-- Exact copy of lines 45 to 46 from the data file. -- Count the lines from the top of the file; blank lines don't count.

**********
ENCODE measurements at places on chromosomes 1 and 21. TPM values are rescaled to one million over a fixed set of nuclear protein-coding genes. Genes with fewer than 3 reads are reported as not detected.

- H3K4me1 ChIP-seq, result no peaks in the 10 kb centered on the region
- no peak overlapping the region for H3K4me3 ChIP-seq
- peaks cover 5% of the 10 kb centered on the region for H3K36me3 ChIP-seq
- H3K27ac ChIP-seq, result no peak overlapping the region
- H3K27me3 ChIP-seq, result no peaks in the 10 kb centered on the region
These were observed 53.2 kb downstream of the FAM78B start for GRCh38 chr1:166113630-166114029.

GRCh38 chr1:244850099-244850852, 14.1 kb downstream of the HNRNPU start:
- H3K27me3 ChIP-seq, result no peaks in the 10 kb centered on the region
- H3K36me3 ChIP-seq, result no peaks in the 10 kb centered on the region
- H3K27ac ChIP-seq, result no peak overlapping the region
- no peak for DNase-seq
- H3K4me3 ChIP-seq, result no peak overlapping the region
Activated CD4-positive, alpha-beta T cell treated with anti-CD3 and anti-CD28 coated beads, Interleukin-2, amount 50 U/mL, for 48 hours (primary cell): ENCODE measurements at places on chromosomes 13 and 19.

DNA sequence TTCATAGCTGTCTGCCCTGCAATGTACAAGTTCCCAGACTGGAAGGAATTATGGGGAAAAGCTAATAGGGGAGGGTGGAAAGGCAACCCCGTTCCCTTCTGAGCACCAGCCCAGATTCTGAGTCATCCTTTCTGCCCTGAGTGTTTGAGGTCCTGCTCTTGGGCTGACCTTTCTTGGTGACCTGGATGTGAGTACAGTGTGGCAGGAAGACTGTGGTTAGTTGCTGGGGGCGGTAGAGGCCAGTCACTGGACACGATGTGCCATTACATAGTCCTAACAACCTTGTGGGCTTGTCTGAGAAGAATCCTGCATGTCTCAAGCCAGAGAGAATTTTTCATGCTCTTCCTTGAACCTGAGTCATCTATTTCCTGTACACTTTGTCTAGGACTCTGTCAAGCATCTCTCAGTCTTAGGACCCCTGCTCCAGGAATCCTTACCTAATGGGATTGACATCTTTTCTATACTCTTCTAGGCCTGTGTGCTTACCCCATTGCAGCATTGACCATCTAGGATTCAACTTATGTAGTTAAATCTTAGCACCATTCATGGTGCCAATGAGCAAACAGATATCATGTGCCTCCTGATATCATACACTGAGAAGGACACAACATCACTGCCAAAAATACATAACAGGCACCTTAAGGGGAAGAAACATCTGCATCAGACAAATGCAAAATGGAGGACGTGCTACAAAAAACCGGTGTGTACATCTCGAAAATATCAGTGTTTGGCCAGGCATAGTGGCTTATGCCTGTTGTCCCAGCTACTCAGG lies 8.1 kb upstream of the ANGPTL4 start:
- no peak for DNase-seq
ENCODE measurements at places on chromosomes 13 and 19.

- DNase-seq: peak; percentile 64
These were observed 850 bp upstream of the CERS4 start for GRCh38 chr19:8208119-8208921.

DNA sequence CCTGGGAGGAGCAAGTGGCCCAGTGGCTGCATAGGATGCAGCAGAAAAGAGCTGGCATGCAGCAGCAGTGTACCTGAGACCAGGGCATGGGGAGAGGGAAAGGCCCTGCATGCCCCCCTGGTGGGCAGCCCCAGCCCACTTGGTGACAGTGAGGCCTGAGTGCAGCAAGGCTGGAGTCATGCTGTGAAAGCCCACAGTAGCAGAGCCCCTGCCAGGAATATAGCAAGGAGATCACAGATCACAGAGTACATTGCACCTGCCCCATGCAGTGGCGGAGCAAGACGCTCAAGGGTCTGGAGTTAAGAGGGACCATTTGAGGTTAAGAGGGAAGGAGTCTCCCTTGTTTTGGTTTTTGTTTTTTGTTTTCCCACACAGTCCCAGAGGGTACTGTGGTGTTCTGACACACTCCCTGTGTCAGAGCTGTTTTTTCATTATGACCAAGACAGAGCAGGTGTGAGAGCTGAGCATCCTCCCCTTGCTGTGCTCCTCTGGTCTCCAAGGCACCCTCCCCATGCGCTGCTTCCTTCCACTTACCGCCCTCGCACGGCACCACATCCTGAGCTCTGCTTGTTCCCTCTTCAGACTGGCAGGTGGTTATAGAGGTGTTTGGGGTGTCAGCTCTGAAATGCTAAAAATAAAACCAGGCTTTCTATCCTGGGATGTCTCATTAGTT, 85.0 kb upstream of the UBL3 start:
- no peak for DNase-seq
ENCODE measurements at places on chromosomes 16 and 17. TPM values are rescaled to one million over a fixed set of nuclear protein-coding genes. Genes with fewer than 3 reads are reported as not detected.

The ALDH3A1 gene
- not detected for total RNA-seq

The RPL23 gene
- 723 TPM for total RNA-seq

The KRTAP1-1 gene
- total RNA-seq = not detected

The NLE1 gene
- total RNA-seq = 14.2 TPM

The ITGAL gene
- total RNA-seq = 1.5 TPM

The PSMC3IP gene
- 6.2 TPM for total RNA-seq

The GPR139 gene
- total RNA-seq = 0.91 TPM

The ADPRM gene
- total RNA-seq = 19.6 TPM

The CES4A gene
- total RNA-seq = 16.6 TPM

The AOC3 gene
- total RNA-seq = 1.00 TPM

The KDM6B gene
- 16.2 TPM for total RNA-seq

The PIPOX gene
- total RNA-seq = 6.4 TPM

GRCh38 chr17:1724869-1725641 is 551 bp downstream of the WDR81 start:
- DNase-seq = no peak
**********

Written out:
The PIPOX gene
- total RNA-seq = 6.4 TPM